Professor Melveena McKendrick was awarded an Honorary Doctorate of Literature of the University in recognition of her outstanding contribution to literature and the arts.
“Over the 50 years I have spent in university education there have been great changes. The rise in the female student population has been dramatic, as has the huge expansion of postgraduate numbers due largely to the proliferation of Masters degrees. There has been considerable movement, too, in undergraduate studies, with new or reconfigured courses in such as Computer Science, Linguistics, Management Studies, and Manufacturing Engineering. The content of traditional courses in the Arts and Humanties has changed as well: literary studies now extend into other disciplines; critical theory and gender studies are embedded in many subjects; and the study of history places greater emphasis on social, economic and cultural history. In the Sciences, research-led teaching has been a guarantee of change: cutting-edge research is increasingly carried out across the boundaries of science’s traditional divisions, and the need for crossdisciplinary courses has become a pressing issue.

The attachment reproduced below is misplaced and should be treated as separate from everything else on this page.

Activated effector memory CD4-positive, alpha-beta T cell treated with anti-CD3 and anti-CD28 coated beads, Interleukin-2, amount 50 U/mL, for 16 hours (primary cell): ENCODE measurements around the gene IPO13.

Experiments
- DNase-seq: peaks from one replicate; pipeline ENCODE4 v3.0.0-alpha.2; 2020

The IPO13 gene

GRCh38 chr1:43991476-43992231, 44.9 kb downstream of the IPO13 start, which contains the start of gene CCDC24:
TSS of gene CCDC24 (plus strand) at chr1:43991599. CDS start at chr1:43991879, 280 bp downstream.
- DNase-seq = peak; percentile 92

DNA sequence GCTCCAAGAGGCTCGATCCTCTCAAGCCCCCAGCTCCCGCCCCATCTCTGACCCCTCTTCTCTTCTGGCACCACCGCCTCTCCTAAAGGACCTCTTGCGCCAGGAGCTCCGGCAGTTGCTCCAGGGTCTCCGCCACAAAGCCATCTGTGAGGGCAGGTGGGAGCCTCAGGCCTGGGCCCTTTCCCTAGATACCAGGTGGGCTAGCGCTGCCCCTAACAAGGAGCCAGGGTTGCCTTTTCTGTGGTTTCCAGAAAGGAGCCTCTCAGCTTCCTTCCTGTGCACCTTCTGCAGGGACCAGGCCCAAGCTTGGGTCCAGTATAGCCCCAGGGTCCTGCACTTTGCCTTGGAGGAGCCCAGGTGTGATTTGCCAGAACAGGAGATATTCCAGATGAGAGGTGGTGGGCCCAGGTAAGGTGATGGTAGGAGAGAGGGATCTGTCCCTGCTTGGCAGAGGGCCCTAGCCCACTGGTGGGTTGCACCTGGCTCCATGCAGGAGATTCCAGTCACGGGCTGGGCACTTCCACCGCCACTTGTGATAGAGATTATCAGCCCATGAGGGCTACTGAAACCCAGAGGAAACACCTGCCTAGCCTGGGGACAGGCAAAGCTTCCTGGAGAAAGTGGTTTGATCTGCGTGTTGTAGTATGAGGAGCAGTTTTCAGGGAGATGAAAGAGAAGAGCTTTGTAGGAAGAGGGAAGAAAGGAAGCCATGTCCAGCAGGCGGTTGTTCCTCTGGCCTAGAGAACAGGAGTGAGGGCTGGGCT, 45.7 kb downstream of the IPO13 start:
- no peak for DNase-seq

The arrival of the electronic age has been transformative. Course information, bibliographies, hand-outs, feed-back questionnaires, access to library catalogues, and in some cases lecture notes, are available on university websites for students to access at will. An increasing number of universities in the UK and abroad are placing their lectures and courses on the internet to be accessed by students around the world. The other major development in higher educational culture has been the introduction of quality assessment and control, which has effectively led to the professionalisation of teaching. We learned to reflect on our methods, procedures and standards, and on the nature and aims of our courses. The introduction of student feedback made us think harder about how we taught.Change, therefore, has been very positive. Now there are undoubtedly serious tensions in the system: the challenge of continuing to provide top-quality education with diminished resources; the proper balance between teaching and research; the need for widening participation; the financial stress on students entering higher education. Fortunately, the university sector has become adept at adapting to change and embracing the new. As long as our universities retain the two over-arching aims of excellence of student learning opportunities and a stimulating environment for all those who learn and teach in them, I am confident that our universities will remain among the best in the world.”